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Entrepreneurial Tip Corner: Change Management

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In order to not only stay competitive but also simply survive in this tough economy, organizations must be nimble, light on their feet, and ready and willing to change gears quickly to respond to a rapidly evolving environment. The phrase “business as usual” no longer means same old, same old, but rather changing with the times. 

Businesses that built their reputations on low cost and high quality must adapt to—and embrace—new technologies to maintain their standards. Additionally, businesses need to reinvent themselves and their processes to stay ahead of the competition. You understand that these changes need to occur, but you don't know where to start or who to include in this initiative.

There are many ways to initiate change, but first and foremost you need to have “buy-in” from the top of the organization. If an operations manager fails to enlist the buy-in from the CEO, he is seriously jeopardizing the success of this initiative. There are several ways to enlist such buy-in: identify potential threats to the business if such change is not made and, identify opportunities which can arise from such a change, or seek support for your rationale from industry insiders or customers and clients.

Once you have buy-in from the top, you should reach out to the individuals within your organization who have the ability to influence others through their leadership abilities. Once you have identified such leaders, their commitment to the overall goal and objective, both from a time perspective and an emotional basis, must be enlisted. Think of this as the firm's all-star team with key players from each department. This team will play an extremely important role in formulating ideas and solutions to address the threats and opportunities identified by each member. As the person responsible for leading this change process, you need to codify all of the great ideas and concepts into an overall vision that most people within the organization can easily identify with. This overall vision will become essential when tasks and directives that are distributed to facilitate the overall change, as these changes will be understood and appreciated by those individuals being asked to participate. This concept should be condensable, cut down to a few sentences, and it should convey your image of what the future of your organization should look like. You should then create both an overall strategy and a detailed strategy to execute this vision.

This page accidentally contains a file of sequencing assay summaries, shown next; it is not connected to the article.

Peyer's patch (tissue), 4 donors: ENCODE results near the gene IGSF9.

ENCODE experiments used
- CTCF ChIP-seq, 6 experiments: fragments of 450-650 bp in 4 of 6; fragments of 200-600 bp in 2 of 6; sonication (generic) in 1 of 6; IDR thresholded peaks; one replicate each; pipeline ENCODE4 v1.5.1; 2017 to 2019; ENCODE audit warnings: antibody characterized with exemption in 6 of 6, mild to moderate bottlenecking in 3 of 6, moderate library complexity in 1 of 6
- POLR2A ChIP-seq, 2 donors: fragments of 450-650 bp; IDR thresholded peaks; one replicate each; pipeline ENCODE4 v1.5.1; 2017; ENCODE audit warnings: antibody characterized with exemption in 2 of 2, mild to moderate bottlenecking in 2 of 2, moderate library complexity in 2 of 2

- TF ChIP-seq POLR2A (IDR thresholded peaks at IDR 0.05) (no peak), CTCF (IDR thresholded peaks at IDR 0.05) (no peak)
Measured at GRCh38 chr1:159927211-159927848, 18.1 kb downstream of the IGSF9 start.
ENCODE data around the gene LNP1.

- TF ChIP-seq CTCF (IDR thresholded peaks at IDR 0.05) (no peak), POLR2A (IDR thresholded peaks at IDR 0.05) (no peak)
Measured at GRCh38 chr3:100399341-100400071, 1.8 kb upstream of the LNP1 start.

Do not simply call special meetings to communicate your vision; instead, talk about it every chance you get. Use the vision daily to make decisions and solve problems. When the vision is fresh in everyone's minds, they'll remember and respond to it. It's also important to "walk the talk." What you do is far more important than what you say. Leading by example demonstrates the kind of behavior that you expect from others within your organization.

If you've followed the aforementioned steps, you've been talking about your vision and building buy-in from all levels of the organization. Hopefully your staff wants to get busy and achieve the benefits that you've been promoting. You should begin to have one-to-one meetings with your key players from each department to find out if anyone is resisting the change or if there are any processes or impediments that stand in the way of the change. You will need to work diligently with your key players in order to remove any obstacles and assure that the process of change moves forward.

As you begin to institute the change, recognize that it is a process and that lasting change will not happen overnight. It will take time and effort in this day of instant gratification, e-mails, and Twitter; top management might not be keen on waiting as long as may be required to see meaningful, significant results. Therefore, I would suggest setting interim goals which can be achieved at specific intervals within the overall planned change schedule. Allowing your staff to achieve such victories along the way will further motivate them, and, at the same time, might silence or at least placate critics and negative thinkers. Additionally, you should be sure to reward the key staff who have helped you achieve the short-term goals.

Once you have managed the entire change process successfully, you need to make it an integral part of your organization. The change must no longer be thought of as a change, but rather as a central component of your corporate culture. You should make ongoing efforts to ensure that the change is rooted in every aspect of your organization in order to assure that it grows and flourishes.

Implementing a major change in one or more of your business processes is a daunting task, but if you follow the steps outlined here and are diligent and committed to the change, you have a much better chance of a successful implementation for your organization.

–Michael Herz, CPA, MBA

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